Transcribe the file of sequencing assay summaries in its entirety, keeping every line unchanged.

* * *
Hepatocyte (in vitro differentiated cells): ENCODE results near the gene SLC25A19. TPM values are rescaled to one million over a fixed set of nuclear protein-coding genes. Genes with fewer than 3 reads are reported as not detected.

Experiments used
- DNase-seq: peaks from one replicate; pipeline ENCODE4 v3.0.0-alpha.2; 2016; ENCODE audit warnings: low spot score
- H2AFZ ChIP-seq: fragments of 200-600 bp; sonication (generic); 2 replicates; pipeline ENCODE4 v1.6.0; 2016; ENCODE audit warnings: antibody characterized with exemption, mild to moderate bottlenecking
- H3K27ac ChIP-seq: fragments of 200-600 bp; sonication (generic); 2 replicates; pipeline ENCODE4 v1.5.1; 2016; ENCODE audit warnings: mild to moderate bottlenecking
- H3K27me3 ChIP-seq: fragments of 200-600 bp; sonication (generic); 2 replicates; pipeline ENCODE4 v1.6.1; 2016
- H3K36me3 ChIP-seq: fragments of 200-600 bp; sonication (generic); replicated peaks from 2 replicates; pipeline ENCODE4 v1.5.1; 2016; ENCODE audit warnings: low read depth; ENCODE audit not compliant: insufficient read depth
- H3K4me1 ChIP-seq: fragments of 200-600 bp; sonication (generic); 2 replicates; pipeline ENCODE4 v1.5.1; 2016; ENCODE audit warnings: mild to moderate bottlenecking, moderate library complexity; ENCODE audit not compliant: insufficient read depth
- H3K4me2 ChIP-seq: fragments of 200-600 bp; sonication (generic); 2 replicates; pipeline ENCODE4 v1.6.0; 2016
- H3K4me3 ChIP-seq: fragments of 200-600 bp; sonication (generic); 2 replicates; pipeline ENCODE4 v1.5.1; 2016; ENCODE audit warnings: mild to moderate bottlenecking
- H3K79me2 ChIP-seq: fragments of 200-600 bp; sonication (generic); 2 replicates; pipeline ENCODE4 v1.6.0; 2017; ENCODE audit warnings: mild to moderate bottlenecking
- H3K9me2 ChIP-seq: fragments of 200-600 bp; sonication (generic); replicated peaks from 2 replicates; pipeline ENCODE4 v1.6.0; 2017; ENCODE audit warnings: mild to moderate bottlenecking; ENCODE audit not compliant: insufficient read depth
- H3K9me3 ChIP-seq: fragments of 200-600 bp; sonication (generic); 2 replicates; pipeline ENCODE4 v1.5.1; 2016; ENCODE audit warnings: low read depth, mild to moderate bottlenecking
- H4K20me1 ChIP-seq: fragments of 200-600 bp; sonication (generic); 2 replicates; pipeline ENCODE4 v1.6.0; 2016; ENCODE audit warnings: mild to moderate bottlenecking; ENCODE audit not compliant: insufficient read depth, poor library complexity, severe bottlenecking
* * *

Hepatocyte (in vitro differentiated cells): ENCODE results near the gene SLC25A19. TPM values are rescaled to one million over a fixed set of nuclear protein-coding genes. Genes with fewer than 3 reads are reported as not detected.

Experiments used
- DNase-seq: peaks from one replicate; pipeline ENCODE4 v3.0.0-alpha.2; 2016; ENCODE audit warnings: low spot score
- H2AFZ ChIP-seq: fragments of 200-600 bp; sonication (generic); 2 replicates; pipeline ENCODE4 v1.6.0; 2016; ENCODE audit warnings: antibody characterized with exemption, mild to moderate bottlenecking
- H3K27ac ChIP-seq: fragments of 200-600 bp; sonication (generic); 2 replicates; pipeline ENCODE4 v1.5.1; 2016; ENCODE audit warnings: mild to moderate bottlenecking
- H3K27me3 ChIP-seq: fragments of 200-600 bp; sonication (generic); 2 replicates; pipeline ENCODE4 v1.6.1; 2016
- H3K36me3 ChIP-seq: fragments of 200-600 bp; sonication (generic); replicated peaks from 2 replicates; pipeline ENCODE4 v1.5.1; 2016; ENCODE audit warnings: low read depth; ENCODE audit not compliant: insufficient read depth
- H3K4me1 ChIP-seq: fragments of 200-600 bp; sonication (generic); 2 replicates; pipeline ENCODE4 v1.5.1; 2016; ENCODE audit warnings: mild to moderate bottlenecking, moderate library complexity; ENCODE audit not compliant: insufficient read depth
- H3K4me2 ChIP-seq: fragments of 200-600 bp; sonication (generic); 2 replicates; pipeline ENCODE4 v1.6.0; 2016
- H3K4me3 ChIP-seq: fragments of 200-600 bp; sonication (generic); 2 replicates; pipeline ENCODE4 v1.5.1; 2016; ENCODE audit warnings: mild to moderate bottlenecking
- H3K79me2 ChIP-seq: fragments of 200-600 bp; sonication (generic); 2 replicates; pipeline ENCODE4 v1.6.0; 2017; ENCODE audit warnings: mild to moderate bottlenecking
- H3K9me2 ChIP-seq: fragments of 200-600 bp; sonication (generic); replicated peaks from 2 replicates; pipeline ENCODE4 v1.6.0; 2017; ENCODE audit warnings: mild to moderate bottlenecking; ENCODE audit not compliant: insufficient read depth
- H3K9me3 ChIP-seq: fragments of 200-600 bp; sonication (generic); 2 replicates; pipeline ENCODE4 v1.5.1; 2016; ENCODE audit warnings: low read depth, mild to moderate bottlenecking
- H4K20me1 ChIP-seq: fragments of 200-600 bp; sonication (generic); 2 replicates; pipeline ENCODE4 v1.6.0; 2016; ENCODE audit warnings: mild to moderate bottlenecking; ENCODE audit not compliant: insufficient read depth, poor library complexity, severe bottlenecking